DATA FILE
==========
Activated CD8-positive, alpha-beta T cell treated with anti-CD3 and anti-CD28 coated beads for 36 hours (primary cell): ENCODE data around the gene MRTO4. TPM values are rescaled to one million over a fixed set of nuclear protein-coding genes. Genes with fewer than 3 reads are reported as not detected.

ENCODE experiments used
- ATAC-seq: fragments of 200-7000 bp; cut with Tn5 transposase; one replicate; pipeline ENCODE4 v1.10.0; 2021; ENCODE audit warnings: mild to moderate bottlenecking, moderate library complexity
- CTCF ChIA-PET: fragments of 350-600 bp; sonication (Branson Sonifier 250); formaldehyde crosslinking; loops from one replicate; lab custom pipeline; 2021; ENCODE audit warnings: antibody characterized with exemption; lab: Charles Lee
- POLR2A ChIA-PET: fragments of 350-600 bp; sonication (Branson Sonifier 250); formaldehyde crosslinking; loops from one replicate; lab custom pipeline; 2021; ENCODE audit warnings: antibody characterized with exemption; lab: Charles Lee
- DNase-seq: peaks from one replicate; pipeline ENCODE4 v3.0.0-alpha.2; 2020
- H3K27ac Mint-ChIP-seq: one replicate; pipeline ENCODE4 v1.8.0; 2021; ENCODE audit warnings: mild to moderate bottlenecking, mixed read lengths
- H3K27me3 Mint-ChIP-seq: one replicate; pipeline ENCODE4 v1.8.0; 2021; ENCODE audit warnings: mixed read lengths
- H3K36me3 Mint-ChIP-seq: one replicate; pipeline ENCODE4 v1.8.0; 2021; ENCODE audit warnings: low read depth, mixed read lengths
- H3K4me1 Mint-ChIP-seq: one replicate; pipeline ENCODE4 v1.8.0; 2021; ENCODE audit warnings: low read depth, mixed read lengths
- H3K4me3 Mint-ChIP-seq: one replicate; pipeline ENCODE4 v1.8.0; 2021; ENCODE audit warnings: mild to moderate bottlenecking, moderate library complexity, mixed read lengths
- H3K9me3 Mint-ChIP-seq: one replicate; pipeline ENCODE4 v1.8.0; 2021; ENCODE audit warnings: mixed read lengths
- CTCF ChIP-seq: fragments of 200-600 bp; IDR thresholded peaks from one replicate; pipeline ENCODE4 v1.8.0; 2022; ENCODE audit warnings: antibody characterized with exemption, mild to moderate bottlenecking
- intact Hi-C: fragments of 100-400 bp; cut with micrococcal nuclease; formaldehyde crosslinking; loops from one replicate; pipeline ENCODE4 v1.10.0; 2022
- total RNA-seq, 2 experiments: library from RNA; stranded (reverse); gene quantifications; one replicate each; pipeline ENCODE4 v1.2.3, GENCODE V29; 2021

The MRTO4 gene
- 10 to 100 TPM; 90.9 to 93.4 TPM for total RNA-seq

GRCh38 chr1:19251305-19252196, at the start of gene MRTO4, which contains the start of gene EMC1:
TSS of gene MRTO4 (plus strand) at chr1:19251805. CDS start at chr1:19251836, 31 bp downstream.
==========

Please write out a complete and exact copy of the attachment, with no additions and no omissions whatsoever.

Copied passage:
Activated CD8-positive, alpha-beta T cell treated with anti-CD3 and anti-CD28 coated beads for 36 hours (primary cell): ENCODE data around the gene MRTO4. TPM values are rescaled to one million over a fixed set of nuclear protein-coding genes. Genes with fewer than 3 reads are reported as not detected.

ENCODE experiments used
- ATAC-seq: fragments of 200-7000 bp; cut with Tn5 transposase; one replicate; pipeline ENCODE4 v1.10.0; 2021; ENCODE audit warnings: mild to moderate bottlenecking, moderate library complexity
- CTCF ChIA-PET: fragments of 350-600 bp; sonication (Branson Sonifier 250); formaldehyde crosslinking; loops from one replicate; lab custom pipeline; 2021; ENCODE audit warnings: antibody characterized with exemption; lab: Charles Lee
- POLR2A ChIA-PET: fragments of 350-600 bp; sonication (Branson Sonifier 250); formaldehyde crosslinking; loops from one replicate; lab custom pipeline; 2021; ENCODE audit warnings: antibody characterized with exemption; lab: Charles Lee
- DNase-seq: peaks from one replicate; pipeline ENCODE4 v3.0.0-alpha.2; 2020
- H3K27ac Mint-ChIP-seq: one replicate; pipeline ENCODE4 v1.8.0; 2021; ENCODE audit warnings: mild to moderate bottlenecking, mixed read lengths
- H3K27me3 Mint-ChIP-seq: one replicate; pipeline ENCODE4 v1.8.0; 2021; ENCODE audit warnings: mixed read lengths
- H3K36me3 Mint-ChIP-seq: one replicate; pipeline ENCODE4 v1.8.0; 2021; ENCODE audit warnings: low read depth, mixed read lengths
- H3K4me1 Mint-ChIP-seq: one replicate; pipeline ENCODE4 v1.8.0; 2021; ENCODE audit warnings: low read depth, mixed read lengths
- H3K4me3 Mint-ChIP-seq: one replicate; pipeline ENCODE4 v1.8.0; 2021; ENCODE audit warnings: mild to moderate bottlenecking, moderate library complexity, mixed read lengths
- H3K9me3 Mint-ChIP-seq: one replicate; pipeline ENCODE4 v1.8.0; 2021; ENCODE audit warnings: mixed read lengths
- CTCF ChIP-seq: fragments of 200-600 bp; IDR thresholded peaks from one replicate; pipeline ENCODE4 v1.8.0; 2022; ENCODE audit warnings: antibody characterized with exemption, mild to moderate bottlenecking
- intact Hi-C: fragments of 100-400 bp; cut with micrococcal nuclease; formaldehyde crosslinking; loops from one replicate; pipeline ENCODE4 v1.10.0; 2022
- total RNA-seq, 2 experiments: library from RNA; stranded (reverse); gene quantifications; one replicate each; pipeline ENCODE4 v1.2.3, GENCODE V29; 2021

The MRTO4 gene
- 10 to 100 TPM; 90.9 to 93.4 TPM for total RNA-seq

GRCh38 chr1:19251305-19252196, at the start of gene MRTO4, which contains the start of gene EMC1:
TSS of gene MRTO4 (plus strand) at chr1:19251805. CDS start at chr1:19251836, 31 bp downstream.